Thinking out of the P.O. box

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People and businesses expect infrastructure services to work, and they're right to expect this. When you hit the light switch, you shouldn't have to wonder if the lights will come on. And when a marketer or publisher gives mail to the Postal Service for delivery in three days, it shouldn't have to wonder if delivery will be made on time or at all. The trouble is the U.S. Postal Service is functioning in less than the utility-like manner that modern businesses need in today's Internet age.

So what's the problem here? The answer is very simple. The Postal Service, while charged to provide an essential business service, was never structured, or ever intended by Congress, to be a "business." It is, and always has been, an agency of the federal government, operated by a government bureaucracy under a law (the Postal Reorganization Act) that was intended to insulate the Postal Service from competition.

The world in which the Postal Service exists, however, has changed dramatically since the time of its creation (out of the old Post Office Department) more than three decades ago. Like it or not, law or no law, the U.S. Postal Service must function within a truly competitive market. Competitors such as United Parcel Service, FedEx, foreign posts and a dizzying array of electronic communication technologies now provide customers with options that Congress did not foresee.

Competitive businesses are driven by the need to maximize their gains and minimize their costs. These motivating forces are totally absent in the Postal Service. The present postal law prohibits it from operating as a profit-making business, so there are no incentives to maximize gains. The law directs the Postal Service to raise its prices when its costs go up, so there is no incentive to minimize its costs. In short, the incentives that underlie today's Postal Service are exactly the opposite of what's needed to survive in a competitive market.

The Postal Service is in desperate need of significant legislative reform. At the very least, any reform measure must redirect the incentives that drive the behaviors of those who are charged with providing our mail services.

There are many ways by which this can be accomplished. The most logical is by transforming the Postal Service into a true stock corporation-whose stock not only could be held (or redeemed) by the U.S. government but also by employees of the corporation and the general public. Such an entity no longer would be operated on a break-even basis, but would be expected to be a profit-making (and cost-minimizing) enterprise. It would be required to operate under the same rules governing all other corporations. It would be subject to antitrust rules, and its services would be sufficiently "de-monopolized" to encourage competitive entry while still preserving the nation's need for universal mail service.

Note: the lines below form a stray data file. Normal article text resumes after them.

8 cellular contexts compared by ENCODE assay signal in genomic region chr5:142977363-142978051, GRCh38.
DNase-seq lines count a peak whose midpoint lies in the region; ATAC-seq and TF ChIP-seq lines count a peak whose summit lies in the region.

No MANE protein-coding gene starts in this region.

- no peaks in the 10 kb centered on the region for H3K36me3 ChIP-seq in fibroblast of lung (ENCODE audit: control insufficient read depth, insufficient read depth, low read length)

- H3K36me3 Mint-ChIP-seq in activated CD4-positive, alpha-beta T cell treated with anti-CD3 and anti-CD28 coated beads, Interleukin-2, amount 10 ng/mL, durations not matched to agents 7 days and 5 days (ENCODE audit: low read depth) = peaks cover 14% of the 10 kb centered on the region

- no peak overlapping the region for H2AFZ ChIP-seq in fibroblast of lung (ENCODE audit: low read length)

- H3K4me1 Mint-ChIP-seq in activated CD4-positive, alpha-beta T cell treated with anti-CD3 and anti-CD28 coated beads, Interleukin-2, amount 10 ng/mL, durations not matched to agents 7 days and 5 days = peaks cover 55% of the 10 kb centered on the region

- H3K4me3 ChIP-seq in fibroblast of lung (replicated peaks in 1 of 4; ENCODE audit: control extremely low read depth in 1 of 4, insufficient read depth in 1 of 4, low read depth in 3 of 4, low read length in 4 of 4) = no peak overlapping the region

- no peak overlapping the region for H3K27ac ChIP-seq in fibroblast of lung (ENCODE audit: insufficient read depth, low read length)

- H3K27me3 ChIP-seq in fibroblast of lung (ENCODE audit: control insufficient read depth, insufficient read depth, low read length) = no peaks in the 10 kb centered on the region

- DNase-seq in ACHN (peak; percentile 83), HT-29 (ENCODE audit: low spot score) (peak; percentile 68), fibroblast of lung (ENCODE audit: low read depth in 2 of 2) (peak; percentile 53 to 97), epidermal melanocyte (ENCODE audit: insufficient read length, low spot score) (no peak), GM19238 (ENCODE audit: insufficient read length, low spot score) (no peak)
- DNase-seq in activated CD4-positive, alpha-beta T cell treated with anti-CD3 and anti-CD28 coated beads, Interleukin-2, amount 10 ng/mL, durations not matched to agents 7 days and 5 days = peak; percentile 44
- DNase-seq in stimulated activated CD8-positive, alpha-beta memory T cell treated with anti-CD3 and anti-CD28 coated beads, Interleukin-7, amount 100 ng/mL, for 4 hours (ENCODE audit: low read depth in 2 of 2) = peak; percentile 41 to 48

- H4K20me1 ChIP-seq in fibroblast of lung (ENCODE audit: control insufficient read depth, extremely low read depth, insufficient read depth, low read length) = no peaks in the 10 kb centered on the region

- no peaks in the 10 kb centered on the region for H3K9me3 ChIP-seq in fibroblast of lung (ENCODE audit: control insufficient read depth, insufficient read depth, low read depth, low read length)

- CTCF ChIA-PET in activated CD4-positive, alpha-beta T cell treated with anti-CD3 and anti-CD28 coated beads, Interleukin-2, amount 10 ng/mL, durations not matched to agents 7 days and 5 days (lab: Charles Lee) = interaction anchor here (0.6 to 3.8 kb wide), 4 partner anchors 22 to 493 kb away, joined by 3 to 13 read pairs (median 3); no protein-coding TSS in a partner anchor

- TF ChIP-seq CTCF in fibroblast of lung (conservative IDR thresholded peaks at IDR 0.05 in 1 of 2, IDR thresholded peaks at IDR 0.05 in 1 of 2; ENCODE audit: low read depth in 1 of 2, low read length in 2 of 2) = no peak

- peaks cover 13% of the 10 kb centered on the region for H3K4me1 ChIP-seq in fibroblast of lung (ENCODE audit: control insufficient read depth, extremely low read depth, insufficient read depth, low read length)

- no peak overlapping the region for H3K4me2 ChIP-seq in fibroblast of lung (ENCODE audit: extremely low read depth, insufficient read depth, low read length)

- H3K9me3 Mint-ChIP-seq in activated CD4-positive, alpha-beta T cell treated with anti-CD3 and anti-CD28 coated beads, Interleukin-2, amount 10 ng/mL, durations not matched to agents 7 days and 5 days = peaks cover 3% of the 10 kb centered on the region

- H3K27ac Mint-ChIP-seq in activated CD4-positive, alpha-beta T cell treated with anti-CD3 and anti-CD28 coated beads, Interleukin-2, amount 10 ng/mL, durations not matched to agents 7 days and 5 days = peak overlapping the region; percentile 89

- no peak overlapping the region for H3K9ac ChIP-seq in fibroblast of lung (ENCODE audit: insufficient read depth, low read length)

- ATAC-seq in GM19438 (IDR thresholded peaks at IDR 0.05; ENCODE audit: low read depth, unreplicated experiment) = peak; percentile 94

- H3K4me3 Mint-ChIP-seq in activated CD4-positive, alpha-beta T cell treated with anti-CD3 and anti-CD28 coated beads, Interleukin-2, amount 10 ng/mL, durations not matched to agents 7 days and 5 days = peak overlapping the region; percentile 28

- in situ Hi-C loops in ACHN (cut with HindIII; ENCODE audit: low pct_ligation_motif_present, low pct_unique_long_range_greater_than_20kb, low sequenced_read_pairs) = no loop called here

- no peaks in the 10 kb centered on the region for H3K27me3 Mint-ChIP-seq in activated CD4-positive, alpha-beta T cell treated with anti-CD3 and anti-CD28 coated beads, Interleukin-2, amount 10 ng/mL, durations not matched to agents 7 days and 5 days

Corporatization, however, is only one such incentive-redirecting alternative. There are others. If Congress behaves as Congress usually does, the alternative that ultimately gets selected probably will be the one that better reflects the expedience that goes into most of our lawmaking.

The important thing to keep in mind is that mail is now and will remain for some time to come an indispensable part of the American economic infrastructure and the marketing communications system. Think of the weeping and gnashing of teeth that accompanied United Parcel Service's 10-day strike of a few years ago. Then think of what business life would be like without a Postal Service.

I realize there are some within the marketing world who disdain the very thought of being called "mailers." Rather, they would prefer to fashion themselves as "advertising executives," "direct marketers" or "direct merchants." But if any part of a business depends on the existence of a reliable, cost-efficient and universal mail system, guess what? You're in the mail business! If that doesn't suit your image, get over it-and wake up to the reality that the tumult now engulfing the U.S. Postal Service should be a matter of considerable concern to you and your business.

For years, we've taken mail for granted-and have ignored the deep-seated problems that have grown to affect our postal system. Don't be too hard on yourself since this is only natural. Infrastructure services are meant to work transparently. We're really not supposed to notice they are there. I can assure you there were very many people in California who never gave much thought to the issues that have brought about today's electrical-energy crisis there-before the rolling blackouts that now are plaguing the Golden State.

For those who make their livings within the advertising industry, it's time for all to bring their remarkable talent and resources to bear to help drive home one very simple message to our legislators and President Bush: "America needs a reliable, cost-efficient and universal mail-delivery system-one that facilitates, rather than impedes, the transaction of commerce. The time for postal reform is now."

Mr. Del Polito is president, Association for Postal Commerce, Ar-lington, Va., representing those who use or support the use of mail for business communication and commerce (genedp@postcom.org).

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